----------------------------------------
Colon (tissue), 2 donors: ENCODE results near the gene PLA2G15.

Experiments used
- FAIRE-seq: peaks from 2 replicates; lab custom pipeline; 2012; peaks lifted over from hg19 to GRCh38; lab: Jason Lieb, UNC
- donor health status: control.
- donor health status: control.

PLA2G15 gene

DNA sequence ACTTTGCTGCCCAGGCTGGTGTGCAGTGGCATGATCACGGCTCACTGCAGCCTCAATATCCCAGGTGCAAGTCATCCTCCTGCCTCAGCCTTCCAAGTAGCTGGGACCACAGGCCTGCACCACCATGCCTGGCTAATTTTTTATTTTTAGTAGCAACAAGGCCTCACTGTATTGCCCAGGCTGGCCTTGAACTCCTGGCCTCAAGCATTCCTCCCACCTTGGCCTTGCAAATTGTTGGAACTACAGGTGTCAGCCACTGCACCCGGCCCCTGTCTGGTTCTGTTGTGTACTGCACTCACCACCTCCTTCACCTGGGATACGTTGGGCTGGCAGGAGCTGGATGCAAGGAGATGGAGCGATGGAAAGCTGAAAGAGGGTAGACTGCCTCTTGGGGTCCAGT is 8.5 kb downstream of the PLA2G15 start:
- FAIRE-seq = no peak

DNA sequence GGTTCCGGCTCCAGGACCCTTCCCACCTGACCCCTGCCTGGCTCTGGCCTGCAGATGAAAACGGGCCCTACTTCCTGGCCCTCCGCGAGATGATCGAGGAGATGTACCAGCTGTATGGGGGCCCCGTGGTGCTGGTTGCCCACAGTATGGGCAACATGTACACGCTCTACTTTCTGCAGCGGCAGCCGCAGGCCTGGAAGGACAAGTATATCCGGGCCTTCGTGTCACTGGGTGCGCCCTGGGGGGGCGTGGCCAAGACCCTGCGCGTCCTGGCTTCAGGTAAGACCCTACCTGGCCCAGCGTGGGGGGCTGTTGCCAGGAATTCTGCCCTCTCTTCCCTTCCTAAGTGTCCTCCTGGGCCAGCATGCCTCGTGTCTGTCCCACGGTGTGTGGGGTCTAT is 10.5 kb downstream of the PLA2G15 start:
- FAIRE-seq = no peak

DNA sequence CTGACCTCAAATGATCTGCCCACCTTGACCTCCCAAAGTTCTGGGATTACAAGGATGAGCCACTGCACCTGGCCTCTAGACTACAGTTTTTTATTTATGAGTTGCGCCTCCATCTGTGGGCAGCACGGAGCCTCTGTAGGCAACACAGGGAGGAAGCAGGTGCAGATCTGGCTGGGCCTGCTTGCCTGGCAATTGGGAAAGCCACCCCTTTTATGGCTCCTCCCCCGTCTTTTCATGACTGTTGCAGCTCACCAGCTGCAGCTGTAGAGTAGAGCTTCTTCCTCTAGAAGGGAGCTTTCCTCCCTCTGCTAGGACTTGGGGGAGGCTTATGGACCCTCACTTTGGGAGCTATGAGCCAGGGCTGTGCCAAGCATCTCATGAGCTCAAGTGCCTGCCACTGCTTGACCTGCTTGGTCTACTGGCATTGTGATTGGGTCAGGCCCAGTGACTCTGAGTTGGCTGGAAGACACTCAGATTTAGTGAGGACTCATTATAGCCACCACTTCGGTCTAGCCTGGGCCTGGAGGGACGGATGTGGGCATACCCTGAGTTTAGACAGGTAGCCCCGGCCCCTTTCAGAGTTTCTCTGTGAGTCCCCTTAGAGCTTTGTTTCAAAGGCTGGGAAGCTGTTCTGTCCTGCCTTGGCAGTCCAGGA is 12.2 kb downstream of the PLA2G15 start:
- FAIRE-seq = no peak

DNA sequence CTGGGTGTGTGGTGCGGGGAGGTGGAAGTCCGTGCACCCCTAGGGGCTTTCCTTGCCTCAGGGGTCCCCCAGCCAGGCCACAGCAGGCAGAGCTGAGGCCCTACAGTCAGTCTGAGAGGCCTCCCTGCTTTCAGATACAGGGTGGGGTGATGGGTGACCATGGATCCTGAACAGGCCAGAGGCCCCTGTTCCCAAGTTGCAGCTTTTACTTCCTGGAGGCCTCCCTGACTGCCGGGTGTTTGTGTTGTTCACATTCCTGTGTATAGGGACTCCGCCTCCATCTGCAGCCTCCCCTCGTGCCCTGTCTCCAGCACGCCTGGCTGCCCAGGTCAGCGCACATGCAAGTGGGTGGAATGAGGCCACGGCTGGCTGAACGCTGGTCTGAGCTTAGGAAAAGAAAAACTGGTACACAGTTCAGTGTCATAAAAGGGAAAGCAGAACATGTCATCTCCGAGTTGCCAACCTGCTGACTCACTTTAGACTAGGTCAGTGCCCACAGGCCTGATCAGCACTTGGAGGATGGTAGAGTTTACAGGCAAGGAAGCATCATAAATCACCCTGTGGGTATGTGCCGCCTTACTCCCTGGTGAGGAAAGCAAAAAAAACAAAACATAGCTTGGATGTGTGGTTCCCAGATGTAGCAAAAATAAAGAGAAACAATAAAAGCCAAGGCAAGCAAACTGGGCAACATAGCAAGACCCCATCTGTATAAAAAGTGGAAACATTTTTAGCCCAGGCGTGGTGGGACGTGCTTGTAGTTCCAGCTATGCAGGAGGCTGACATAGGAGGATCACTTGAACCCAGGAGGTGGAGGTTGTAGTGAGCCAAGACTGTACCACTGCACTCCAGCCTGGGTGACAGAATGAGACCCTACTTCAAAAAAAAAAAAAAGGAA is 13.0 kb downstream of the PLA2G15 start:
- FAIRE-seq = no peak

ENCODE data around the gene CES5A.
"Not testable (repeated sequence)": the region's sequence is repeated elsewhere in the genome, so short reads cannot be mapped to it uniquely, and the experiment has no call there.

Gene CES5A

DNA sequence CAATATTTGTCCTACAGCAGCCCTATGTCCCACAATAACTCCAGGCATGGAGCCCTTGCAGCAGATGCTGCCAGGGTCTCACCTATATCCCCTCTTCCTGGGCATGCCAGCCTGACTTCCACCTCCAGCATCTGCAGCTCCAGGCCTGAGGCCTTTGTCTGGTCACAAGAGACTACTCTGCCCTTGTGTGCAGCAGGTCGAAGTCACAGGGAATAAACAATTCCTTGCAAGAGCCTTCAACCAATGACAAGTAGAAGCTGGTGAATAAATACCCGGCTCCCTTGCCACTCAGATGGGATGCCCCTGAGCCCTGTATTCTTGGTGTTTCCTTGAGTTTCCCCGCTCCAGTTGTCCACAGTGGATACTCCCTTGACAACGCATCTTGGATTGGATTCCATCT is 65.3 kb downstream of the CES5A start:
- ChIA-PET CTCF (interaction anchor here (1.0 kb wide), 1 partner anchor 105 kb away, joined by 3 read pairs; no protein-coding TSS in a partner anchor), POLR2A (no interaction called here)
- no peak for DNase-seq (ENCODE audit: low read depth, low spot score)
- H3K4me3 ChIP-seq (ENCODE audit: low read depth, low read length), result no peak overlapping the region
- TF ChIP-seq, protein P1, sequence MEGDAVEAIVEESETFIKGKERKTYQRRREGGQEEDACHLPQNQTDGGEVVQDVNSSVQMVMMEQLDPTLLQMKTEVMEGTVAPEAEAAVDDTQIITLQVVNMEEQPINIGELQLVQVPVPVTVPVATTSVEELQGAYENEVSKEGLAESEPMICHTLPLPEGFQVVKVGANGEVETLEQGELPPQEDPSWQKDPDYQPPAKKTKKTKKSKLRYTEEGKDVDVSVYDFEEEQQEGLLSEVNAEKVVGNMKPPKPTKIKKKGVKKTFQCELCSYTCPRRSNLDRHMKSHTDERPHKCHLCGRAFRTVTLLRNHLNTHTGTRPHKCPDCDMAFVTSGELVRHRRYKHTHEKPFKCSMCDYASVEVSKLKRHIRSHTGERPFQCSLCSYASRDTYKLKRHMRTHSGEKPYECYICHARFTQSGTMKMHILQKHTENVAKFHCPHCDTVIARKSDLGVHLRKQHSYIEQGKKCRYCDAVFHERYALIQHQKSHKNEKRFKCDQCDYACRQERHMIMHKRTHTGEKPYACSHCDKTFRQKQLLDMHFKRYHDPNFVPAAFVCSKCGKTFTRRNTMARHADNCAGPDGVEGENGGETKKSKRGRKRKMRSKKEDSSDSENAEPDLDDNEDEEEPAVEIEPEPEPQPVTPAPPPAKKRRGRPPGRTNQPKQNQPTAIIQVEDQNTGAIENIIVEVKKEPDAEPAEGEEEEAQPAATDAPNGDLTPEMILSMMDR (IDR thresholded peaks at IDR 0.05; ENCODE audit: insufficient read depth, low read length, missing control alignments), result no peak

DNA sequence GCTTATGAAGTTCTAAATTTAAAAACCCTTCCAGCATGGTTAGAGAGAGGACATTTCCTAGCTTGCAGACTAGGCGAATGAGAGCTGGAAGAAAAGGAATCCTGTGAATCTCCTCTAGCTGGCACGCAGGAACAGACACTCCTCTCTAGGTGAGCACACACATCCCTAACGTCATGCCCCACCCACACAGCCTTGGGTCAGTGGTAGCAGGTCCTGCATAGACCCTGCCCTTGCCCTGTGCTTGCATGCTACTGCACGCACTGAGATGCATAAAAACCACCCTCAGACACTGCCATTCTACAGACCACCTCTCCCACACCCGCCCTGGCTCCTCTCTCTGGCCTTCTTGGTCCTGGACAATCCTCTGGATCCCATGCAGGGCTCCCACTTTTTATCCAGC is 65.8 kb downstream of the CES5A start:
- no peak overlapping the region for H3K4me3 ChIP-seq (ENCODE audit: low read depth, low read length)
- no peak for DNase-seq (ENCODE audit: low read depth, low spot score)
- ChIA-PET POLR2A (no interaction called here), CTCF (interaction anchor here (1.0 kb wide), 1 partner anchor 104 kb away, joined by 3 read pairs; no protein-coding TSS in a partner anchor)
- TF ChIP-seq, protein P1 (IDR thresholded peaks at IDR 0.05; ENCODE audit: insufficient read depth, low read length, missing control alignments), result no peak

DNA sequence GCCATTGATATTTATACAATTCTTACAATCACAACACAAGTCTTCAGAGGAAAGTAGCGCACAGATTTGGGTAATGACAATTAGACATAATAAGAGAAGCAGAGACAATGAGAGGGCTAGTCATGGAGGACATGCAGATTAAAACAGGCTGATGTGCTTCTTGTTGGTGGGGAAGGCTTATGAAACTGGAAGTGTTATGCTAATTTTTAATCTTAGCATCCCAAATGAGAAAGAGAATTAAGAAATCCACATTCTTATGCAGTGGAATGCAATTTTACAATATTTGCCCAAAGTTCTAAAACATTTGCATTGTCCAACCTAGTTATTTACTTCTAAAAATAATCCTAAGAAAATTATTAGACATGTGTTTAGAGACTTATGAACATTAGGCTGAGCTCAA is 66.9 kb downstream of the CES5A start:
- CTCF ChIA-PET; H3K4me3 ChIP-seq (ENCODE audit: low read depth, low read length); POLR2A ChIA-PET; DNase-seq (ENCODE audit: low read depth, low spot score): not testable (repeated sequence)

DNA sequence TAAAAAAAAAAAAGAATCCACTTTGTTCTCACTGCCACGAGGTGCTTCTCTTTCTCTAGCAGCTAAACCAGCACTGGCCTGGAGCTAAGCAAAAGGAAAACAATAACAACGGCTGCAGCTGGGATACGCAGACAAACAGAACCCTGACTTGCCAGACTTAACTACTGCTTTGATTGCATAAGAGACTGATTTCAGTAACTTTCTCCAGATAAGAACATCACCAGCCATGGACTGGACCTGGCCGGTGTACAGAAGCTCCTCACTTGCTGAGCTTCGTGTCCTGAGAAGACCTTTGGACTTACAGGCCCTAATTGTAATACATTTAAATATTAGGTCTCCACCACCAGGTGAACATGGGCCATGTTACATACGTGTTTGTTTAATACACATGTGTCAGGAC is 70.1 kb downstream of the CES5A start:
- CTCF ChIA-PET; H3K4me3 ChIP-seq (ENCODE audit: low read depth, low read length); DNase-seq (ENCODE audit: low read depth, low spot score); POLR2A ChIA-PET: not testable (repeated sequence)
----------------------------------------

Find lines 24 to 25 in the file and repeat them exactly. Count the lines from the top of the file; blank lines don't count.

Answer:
- no peak overlapping the region for H3K4me3 ChIP-seq (ENCODE audit: low read depth, low read length)
- no peak for DNase-seq (ENCODE audit: low read depth, low spot score)